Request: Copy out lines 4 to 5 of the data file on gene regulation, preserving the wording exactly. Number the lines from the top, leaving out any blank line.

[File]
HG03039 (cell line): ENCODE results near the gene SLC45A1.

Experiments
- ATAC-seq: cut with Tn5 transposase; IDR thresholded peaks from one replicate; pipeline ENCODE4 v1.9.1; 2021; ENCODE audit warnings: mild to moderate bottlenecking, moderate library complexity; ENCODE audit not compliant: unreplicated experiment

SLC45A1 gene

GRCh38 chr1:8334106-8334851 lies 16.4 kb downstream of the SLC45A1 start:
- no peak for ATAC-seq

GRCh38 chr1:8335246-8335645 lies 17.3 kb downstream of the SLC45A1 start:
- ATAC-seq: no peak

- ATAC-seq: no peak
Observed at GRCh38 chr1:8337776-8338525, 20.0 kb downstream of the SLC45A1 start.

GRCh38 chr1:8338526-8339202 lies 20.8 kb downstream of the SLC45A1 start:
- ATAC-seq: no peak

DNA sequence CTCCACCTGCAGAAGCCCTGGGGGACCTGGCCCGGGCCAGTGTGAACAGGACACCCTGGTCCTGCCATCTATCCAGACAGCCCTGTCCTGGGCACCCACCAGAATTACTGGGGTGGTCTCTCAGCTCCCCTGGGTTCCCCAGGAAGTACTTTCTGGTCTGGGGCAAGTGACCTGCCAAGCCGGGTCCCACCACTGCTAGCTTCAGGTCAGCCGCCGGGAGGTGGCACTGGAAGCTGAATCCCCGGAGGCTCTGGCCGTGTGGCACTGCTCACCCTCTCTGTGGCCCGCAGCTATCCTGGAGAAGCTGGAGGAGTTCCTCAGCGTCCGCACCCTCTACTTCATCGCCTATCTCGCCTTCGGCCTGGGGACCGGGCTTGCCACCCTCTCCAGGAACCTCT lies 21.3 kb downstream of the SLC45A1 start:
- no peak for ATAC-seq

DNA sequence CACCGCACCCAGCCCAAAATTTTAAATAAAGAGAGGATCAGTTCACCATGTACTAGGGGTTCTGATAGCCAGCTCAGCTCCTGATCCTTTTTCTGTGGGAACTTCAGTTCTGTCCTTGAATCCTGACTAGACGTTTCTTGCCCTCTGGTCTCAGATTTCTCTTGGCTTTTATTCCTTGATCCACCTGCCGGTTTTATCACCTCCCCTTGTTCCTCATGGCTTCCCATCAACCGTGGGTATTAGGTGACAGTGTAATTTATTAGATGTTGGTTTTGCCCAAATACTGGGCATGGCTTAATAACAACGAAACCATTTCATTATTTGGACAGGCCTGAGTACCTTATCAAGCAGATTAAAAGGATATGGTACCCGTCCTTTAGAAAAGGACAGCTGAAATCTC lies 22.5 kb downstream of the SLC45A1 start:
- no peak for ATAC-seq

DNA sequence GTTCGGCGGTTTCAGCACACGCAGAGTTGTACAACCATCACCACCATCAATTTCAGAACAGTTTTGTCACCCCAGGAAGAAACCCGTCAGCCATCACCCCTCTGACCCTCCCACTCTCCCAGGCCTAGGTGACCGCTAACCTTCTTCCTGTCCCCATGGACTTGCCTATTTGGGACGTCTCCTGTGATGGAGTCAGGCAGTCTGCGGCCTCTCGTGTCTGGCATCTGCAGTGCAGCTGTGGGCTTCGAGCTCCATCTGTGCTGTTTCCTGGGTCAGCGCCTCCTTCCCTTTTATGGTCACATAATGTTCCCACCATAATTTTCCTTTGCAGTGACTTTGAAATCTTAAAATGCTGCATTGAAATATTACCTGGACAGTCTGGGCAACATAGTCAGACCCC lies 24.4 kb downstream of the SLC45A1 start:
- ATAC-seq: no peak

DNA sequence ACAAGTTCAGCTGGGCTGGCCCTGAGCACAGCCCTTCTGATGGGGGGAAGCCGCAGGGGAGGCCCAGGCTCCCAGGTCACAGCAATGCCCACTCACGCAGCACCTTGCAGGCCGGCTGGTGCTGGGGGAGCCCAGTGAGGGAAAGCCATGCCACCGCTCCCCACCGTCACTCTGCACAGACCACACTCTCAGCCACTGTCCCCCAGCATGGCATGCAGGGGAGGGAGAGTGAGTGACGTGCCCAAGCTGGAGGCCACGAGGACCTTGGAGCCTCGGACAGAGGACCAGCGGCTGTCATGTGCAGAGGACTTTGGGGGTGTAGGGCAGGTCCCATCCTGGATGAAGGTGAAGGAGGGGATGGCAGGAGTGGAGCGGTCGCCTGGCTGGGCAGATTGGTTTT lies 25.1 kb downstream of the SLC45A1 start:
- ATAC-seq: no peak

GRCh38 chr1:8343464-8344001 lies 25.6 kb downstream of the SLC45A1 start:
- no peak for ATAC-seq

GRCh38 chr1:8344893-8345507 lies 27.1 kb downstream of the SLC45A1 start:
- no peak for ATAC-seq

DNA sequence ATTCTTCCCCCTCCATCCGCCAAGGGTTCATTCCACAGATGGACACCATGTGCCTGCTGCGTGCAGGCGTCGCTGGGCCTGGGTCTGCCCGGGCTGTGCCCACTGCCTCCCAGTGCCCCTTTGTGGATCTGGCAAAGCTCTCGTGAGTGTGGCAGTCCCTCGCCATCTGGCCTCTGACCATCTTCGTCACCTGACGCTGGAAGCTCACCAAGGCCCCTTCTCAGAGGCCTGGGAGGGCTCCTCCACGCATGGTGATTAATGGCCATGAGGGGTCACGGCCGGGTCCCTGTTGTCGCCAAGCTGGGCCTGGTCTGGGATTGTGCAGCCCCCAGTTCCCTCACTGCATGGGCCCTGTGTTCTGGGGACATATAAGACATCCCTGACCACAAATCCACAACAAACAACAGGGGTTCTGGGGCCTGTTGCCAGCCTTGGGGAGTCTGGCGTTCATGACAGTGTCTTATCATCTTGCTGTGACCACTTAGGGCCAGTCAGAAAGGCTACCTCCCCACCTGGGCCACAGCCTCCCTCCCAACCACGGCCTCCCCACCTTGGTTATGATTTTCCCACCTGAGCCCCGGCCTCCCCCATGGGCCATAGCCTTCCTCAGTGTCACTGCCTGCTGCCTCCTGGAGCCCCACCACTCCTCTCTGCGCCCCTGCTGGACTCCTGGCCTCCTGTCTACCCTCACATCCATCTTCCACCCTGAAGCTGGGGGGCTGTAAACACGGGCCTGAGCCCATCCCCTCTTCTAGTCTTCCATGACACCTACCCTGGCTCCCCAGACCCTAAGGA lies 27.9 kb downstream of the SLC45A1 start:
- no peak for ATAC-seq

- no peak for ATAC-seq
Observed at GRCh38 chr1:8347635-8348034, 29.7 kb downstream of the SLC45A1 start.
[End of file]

SLC45A1 gene

GRCh38 chr1:8334106-8334851 lies 16.4 kb downstream of the SLC45A1 start: